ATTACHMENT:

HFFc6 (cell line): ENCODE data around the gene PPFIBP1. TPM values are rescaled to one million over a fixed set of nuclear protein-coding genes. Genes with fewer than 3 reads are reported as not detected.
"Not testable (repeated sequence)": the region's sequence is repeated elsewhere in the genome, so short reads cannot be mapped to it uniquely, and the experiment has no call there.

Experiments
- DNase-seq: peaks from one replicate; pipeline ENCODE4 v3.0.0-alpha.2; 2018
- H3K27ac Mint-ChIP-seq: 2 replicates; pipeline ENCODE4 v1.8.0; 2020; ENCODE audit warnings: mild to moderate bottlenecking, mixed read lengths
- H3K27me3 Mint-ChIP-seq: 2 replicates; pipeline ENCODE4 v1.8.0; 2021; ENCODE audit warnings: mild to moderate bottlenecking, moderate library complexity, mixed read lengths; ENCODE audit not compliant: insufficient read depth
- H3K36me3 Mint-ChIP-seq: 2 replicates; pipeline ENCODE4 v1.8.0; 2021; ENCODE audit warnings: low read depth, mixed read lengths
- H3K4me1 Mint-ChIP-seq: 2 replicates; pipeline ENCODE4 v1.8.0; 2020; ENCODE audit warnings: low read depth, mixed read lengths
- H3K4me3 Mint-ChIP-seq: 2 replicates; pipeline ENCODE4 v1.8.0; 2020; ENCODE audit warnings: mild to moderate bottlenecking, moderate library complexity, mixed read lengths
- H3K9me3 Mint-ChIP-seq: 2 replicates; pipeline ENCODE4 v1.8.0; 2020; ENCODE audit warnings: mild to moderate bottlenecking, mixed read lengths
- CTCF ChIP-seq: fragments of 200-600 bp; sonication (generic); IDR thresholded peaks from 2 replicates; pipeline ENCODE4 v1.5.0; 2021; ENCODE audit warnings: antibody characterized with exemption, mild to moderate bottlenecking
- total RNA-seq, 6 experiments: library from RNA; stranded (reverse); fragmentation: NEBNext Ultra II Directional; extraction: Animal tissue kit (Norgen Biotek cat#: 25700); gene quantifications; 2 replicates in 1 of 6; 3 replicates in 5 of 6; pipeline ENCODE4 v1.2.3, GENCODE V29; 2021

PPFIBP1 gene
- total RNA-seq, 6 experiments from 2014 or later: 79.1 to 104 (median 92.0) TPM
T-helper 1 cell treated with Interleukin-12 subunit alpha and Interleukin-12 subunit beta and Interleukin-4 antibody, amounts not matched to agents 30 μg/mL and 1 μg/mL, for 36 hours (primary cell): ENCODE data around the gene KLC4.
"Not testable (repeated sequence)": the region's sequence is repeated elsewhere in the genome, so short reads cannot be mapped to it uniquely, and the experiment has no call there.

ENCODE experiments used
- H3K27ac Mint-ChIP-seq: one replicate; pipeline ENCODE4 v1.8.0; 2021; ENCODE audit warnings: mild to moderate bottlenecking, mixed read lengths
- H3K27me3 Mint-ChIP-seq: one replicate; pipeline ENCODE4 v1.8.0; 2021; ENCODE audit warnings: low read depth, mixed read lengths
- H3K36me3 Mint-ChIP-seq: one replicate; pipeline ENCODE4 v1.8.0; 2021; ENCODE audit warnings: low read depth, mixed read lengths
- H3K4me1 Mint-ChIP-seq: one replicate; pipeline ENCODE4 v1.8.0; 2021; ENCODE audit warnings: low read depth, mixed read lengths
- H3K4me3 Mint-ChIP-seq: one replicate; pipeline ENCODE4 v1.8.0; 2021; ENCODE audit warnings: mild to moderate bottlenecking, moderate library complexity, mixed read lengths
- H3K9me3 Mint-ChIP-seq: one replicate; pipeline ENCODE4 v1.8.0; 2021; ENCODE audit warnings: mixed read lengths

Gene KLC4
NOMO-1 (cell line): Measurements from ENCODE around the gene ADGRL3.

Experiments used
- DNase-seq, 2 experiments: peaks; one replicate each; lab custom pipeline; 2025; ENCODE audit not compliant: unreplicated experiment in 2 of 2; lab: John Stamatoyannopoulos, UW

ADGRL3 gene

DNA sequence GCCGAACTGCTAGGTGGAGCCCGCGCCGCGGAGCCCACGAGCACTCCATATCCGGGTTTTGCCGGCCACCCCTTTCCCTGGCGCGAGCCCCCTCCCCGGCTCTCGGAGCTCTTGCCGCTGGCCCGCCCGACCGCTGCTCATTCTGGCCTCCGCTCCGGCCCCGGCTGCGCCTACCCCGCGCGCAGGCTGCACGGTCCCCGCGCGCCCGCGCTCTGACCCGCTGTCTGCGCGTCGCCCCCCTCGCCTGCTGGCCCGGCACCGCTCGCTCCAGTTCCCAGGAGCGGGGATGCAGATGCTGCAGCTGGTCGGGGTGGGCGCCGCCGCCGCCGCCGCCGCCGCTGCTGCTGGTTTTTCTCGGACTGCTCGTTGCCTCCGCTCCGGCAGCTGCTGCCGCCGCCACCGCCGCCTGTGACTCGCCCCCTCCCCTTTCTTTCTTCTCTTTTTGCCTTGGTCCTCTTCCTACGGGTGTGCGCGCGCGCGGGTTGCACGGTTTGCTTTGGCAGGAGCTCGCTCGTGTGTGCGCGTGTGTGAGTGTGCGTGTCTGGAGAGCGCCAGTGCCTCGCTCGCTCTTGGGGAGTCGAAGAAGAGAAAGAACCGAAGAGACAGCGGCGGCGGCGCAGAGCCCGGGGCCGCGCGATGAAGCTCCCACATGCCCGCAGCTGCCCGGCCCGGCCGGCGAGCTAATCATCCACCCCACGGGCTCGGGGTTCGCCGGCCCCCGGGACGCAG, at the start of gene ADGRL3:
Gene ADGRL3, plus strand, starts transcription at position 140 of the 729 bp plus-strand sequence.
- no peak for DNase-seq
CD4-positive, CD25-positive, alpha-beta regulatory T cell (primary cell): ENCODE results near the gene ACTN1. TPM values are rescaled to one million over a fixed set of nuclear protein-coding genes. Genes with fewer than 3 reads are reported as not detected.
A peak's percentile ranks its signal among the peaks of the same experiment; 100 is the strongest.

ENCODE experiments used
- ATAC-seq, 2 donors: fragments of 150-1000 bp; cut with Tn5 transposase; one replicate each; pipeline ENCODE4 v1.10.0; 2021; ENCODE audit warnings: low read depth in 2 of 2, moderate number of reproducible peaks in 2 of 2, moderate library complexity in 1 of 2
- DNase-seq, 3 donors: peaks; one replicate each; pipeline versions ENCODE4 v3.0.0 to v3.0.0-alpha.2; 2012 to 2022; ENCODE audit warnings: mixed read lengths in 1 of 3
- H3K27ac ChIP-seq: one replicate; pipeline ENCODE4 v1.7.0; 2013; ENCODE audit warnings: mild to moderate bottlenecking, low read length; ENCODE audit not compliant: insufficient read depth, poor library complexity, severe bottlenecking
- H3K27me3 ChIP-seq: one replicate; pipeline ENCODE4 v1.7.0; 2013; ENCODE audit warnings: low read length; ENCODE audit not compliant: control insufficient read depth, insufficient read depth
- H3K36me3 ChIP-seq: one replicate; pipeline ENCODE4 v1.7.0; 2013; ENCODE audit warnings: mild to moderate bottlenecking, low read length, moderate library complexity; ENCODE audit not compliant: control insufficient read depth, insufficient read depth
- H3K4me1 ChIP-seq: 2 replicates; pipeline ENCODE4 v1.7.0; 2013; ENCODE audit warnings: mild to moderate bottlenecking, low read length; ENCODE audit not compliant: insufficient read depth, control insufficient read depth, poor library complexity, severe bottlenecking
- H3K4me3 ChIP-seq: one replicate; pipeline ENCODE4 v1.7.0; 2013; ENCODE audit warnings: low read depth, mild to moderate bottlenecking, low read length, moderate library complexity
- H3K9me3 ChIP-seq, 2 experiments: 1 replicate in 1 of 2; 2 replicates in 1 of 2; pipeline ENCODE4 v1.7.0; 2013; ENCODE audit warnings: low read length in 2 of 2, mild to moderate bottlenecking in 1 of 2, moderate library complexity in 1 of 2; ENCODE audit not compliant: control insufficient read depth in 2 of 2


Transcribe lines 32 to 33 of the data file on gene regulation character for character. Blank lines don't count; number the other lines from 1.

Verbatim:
CD4-positive, CD25-positive, alpha-beta regulatory T cell (primary cell): ENCODE results near the gene ACTN1. TPM values are rescaled to one million over a fixed set of nuclear protein-coding genes. Genes with fewer than 3 reads are reported as not detected.
A peak's percentile ranks its signal among the peaks of the same experiment; 100 is the strongest.